In 1856, the Steamboat Arabia struck the trunk of a fallen tree while cruising down the Missouri river. It was making a routine journey with plenty of cargo (approximately 200 tons) that was to be sold in various towns, such as clothing, shoes, and medicine. Within minutes, water filled the hull of the boat and it began its descent to the bottom of the river.
Luckily, everyone on board managed to escape and swim to safety. Unfortunately, there was a forgotten mule tied to the deck, which ended up drowning.
After the Steamboat Arabia sank below the surface, it settled in with the mud and silt, and before long, it disappeared completely. The strong current of the river swept it away.
For 132 years, it remained hidden — no one was able to track down its location. But then in 1987, Bob Hawley and his sons made the incredible discovery.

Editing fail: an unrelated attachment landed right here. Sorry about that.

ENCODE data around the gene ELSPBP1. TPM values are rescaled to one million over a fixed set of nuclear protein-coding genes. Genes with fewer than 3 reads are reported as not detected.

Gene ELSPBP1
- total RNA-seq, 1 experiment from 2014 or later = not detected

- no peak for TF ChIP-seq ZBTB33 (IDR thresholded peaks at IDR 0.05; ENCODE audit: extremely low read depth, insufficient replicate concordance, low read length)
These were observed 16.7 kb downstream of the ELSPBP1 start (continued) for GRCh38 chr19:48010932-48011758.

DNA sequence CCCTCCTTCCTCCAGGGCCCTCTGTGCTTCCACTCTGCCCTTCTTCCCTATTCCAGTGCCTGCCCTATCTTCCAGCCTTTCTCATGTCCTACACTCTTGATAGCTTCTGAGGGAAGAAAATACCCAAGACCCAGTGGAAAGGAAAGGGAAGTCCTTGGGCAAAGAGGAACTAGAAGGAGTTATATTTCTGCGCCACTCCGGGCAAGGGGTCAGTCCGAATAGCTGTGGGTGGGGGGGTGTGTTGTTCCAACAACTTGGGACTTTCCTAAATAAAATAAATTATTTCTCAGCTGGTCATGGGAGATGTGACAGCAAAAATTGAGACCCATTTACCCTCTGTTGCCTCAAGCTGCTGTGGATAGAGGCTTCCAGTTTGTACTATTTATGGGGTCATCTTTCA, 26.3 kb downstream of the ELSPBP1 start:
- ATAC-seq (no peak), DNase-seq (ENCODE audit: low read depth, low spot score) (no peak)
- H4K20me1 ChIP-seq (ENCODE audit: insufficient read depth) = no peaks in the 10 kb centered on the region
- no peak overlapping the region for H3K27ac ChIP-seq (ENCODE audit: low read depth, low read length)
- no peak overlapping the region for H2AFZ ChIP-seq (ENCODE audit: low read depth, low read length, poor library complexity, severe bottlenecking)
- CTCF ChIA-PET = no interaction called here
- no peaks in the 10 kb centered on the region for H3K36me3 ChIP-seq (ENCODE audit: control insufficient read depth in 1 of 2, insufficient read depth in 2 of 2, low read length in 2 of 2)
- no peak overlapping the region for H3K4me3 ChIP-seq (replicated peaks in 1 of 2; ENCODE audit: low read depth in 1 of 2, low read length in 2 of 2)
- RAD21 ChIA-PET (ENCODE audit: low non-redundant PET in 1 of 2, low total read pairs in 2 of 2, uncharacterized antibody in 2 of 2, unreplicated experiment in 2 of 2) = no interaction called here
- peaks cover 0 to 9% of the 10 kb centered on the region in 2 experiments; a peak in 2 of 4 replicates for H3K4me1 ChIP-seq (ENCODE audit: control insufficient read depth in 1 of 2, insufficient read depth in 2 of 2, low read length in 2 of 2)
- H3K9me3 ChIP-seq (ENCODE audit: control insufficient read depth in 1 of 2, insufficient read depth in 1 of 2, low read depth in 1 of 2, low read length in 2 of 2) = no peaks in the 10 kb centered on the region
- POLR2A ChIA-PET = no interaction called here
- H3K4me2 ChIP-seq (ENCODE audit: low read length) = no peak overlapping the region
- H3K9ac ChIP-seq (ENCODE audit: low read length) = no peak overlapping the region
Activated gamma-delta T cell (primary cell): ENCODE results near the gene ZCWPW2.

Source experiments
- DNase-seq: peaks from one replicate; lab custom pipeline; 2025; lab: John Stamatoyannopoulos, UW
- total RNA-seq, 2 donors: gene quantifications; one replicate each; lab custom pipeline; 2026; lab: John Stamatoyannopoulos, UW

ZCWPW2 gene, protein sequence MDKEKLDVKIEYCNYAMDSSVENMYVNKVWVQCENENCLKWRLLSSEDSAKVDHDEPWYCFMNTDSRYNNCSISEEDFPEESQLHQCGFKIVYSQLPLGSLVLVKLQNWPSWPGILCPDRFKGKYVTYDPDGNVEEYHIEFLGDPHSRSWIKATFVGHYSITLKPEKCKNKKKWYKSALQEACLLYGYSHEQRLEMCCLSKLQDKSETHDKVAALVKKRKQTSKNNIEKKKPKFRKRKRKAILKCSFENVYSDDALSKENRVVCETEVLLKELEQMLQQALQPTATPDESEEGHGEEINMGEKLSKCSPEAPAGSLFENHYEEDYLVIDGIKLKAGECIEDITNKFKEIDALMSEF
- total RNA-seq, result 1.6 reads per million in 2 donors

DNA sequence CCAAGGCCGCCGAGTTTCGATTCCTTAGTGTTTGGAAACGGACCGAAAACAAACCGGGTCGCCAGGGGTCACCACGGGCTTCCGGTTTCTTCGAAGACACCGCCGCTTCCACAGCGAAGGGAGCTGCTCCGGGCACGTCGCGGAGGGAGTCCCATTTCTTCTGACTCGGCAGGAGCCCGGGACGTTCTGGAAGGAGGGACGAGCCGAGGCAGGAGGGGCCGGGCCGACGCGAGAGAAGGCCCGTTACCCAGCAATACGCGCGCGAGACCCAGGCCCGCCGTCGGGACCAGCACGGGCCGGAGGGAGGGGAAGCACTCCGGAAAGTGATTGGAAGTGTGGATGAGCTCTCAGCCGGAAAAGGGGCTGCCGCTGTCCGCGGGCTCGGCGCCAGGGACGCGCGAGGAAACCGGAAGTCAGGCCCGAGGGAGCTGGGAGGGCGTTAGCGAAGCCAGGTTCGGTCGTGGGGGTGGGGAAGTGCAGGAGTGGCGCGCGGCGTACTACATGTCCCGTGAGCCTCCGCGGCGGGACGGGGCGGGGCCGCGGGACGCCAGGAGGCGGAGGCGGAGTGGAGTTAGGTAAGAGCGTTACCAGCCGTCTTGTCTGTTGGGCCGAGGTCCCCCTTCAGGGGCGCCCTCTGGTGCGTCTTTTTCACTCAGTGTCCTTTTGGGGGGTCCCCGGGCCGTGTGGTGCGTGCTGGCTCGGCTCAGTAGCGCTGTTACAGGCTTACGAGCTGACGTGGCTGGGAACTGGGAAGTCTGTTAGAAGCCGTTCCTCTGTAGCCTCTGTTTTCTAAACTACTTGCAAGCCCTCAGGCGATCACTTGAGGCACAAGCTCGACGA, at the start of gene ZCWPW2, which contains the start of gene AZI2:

Growing up, his family always talked about the legends of the missing steamboat. So, with a handful of old maps and a proton magnetometer they set off to find it.
Finally, they discovered the fabled boat a half mile from the river where it originally sank. Come to find out, it was buried 45 feet deep beneath a Kansas farm.
On November 26, 1988, the Steamboat Arabia was excavated. But it was what they found inside that was the real treasure.
Apparently, everything inside was so well preserved that there were pickles in jars that tasted as fresh as the day they were packed.
Check out the slideshow above to see what Hawley and his crew unearthed.
Today, the items are on display at the Arabia Steamboat Museum in Kansas City, including the skeletal remains of that poor mule.